Take a page from the experts at Porter Road and get outside of your comfort zone.
When James Peisker and Chris Carter of beloved, eight-year-old Nashville butcher shop Porter Road launched their online business in February this year, they did so out of necessity. Their friends, family, and fans wouldn't stop begging for it.
Devoted customers return week in and week out to the East Nashville shop, forming personal relationships with the guys behind the counter. They've also been known to travel far and wide to pick up the pasture-raised, vegetarian-fed, hormone-free meat. A customer once flew into Nashville from Florida for the sole purpose of filling up a cooler of sausage; another coined the term "portertairan" for folks who refrain from meat unless they're buying from the shop. The biggest display of loyalty, however, might have to be the customer who named his son Porter. “The kid’s only ever eaten meat from Porter Road,” Carter says.
It's easy to see why. The relationships Peisker and Carter, both former restaurant chefs, maintain with their farmers and the unique attention they give to every step of the process—from the feed they use to the way they slice their meat—comes through in the final product. Even their packaging is carefully considered. Made with cornstarch, it's biodegradable and also happens to be a great clean fuel for lighting a barbecue.
Porter Road's shiny new website (seriously, it's probably the most beautiful meat-centric website ever) shows that same attention to detail: Each cut of meat comes with icons that indicate the best way to cook it, and they're adding recipes to the site by the day.
That's because Peisker and Carter don't just want to provide their customers with high-quality meat; they also want to educate people on the best ways to choose and cook it. Don't get Peisker started on the mistakes people make when they're slicing skirt steak (cut it in thirds and then turn it to slice against the grain, he says.) To that end, they've got six suggestions of underrated cuts to try out this summer.
If the Rib Eye is the king of grill, "we coined this the 'prince of the grill,'" says Peisker. It’s cut from the same muscle as the Rib Eye, but "there are no bones in it, it's half the price and people just don’t know.” Simply season it with salt and pepper, grill it over high heat and let it rest.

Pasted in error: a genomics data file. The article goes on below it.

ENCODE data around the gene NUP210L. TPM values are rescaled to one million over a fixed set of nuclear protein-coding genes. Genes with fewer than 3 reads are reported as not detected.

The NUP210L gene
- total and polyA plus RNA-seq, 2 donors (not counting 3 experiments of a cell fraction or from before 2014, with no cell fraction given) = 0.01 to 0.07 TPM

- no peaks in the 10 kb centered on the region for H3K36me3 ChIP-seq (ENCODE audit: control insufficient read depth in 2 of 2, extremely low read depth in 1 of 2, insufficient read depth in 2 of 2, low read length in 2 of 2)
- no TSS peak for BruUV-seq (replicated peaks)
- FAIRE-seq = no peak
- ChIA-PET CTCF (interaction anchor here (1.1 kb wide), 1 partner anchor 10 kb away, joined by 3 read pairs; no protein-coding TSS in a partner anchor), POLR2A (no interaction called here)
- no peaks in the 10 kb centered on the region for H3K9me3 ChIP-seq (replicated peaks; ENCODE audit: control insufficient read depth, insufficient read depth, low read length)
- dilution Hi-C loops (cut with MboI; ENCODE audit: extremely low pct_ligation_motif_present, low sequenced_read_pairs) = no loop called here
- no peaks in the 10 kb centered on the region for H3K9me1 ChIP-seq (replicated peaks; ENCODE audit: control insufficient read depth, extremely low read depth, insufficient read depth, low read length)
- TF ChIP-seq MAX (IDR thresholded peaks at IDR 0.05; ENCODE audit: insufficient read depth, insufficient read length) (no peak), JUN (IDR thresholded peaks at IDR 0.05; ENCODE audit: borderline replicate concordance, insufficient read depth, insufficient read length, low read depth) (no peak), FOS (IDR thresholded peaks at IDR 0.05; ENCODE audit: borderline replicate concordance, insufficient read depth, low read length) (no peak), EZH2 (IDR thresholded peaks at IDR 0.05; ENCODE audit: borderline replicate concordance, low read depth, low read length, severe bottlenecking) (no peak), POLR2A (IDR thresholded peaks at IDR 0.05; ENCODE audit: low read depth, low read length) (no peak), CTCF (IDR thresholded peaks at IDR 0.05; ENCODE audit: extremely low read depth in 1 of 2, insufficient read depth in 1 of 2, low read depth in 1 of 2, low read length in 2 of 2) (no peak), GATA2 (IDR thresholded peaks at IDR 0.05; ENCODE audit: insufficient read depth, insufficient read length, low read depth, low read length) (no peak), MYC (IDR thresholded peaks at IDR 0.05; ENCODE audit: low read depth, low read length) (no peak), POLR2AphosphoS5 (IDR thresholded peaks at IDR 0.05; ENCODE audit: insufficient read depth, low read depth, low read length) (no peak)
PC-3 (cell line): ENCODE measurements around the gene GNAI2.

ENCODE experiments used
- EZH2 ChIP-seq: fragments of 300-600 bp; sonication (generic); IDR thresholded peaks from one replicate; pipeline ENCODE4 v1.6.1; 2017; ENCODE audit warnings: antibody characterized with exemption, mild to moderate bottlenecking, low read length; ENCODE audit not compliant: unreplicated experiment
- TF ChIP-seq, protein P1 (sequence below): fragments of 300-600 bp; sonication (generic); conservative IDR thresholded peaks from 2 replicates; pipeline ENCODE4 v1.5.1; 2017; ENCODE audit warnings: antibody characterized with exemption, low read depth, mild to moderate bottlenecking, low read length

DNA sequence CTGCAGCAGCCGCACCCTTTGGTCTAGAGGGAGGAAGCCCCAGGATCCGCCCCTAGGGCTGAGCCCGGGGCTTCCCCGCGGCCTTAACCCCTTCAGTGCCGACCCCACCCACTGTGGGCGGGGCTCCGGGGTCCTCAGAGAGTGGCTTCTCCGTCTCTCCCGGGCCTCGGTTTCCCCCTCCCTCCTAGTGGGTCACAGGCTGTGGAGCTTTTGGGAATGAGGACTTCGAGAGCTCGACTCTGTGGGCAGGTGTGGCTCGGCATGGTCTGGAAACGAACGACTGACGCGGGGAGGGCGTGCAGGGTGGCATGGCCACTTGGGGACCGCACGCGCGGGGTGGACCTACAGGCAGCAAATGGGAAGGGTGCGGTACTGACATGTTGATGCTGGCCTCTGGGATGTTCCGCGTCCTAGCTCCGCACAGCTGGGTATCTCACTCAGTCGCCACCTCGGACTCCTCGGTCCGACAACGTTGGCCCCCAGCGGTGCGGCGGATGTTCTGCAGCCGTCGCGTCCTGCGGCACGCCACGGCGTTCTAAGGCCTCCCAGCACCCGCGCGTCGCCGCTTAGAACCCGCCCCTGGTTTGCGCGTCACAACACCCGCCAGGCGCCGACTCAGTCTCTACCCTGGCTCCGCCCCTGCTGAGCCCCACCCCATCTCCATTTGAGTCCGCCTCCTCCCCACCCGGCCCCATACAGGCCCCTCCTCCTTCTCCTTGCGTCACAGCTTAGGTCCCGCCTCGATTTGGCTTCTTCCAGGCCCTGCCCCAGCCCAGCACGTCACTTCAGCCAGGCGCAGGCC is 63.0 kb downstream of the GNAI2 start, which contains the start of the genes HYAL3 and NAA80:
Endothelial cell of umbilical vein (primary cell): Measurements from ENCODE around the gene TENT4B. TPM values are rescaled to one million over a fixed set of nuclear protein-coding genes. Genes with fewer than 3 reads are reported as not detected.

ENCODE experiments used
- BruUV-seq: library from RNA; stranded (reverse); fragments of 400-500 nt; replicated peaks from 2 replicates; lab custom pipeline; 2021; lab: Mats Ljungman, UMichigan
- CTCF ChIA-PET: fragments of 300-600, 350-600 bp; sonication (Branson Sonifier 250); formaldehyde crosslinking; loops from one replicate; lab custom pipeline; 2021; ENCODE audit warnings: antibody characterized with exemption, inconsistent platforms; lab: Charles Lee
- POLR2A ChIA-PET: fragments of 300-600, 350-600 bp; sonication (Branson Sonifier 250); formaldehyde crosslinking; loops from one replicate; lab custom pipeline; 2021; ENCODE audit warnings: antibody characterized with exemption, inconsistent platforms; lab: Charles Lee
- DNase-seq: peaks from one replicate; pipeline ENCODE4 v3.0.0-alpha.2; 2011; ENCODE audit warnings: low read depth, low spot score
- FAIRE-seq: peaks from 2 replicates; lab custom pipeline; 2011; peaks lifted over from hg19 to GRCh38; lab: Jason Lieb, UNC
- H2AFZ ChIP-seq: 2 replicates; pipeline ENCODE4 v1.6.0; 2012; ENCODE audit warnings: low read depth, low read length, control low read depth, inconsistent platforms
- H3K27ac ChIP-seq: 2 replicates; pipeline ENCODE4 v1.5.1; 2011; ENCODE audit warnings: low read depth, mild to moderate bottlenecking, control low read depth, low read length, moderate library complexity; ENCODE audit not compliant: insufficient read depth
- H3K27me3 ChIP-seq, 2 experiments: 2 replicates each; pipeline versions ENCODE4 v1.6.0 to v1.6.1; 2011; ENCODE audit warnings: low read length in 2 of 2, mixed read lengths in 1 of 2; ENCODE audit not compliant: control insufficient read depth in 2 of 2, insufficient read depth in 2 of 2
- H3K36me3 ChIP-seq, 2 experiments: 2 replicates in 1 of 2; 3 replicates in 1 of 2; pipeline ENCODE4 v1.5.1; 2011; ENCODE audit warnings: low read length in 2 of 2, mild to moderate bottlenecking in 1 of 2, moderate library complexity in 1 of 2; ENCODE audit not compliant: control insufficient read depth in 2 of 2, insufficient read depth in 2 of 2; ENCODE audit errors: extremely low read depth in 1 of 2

Carter could talk for hours about this cut, he kids (but really means it). “The flap is like a large skirt steak, so it’s thicker. It’s all about that char," he says. It's a big piece, so it's great for groups, and the muscles run up and down, so you want to slice cross across the grain to cut it into small sections.
Another cut that's great for groups is the tri-tip. Its triangular shape makes it possible to get a finished piece that's cooked rare in one place and more fully cooked through in another place, which makes it a real crowd-pleaser.
"This is most incredibly marbled piece of meat, with a great beefy bite. The dry age comes through but it's not over the top. There's enough marbling but it's not over the top where there’s too much fat," says Ryan McIntyre, who joined the team lead the new e-commerce business. Swooning over this cut, McIntyre says, "You can cook it a lot of ways: sous vide and then grill. It's extremely versatile."
This is a great alternative to lamb chops. But fair warning: "lamb fat will flare up, so it’s not for the faint of heart," Carter says. If you're ready for potential flare-ups, the rest is easy. All you have to do, Carter advises, is grill the ribs on high heat and keep a watchful eye. When you take them off the grill, squeeze some lemon juice on top, sprinkle them with parsley and flaky salt and finish the whole things off with drizzle olive oil. The end.
This cut is pork shoulder cut into eight-ounce steaks with the bone in it. You char it on the grill, season it with salt and pepper and you're done. Or, you could, like Peisker likes to do, dip it into a pan of BBQ sauce and beer. "It's easy for a crowd and you look like you're working really hard on the grill," Peisker, who's from St. Louis, jokes.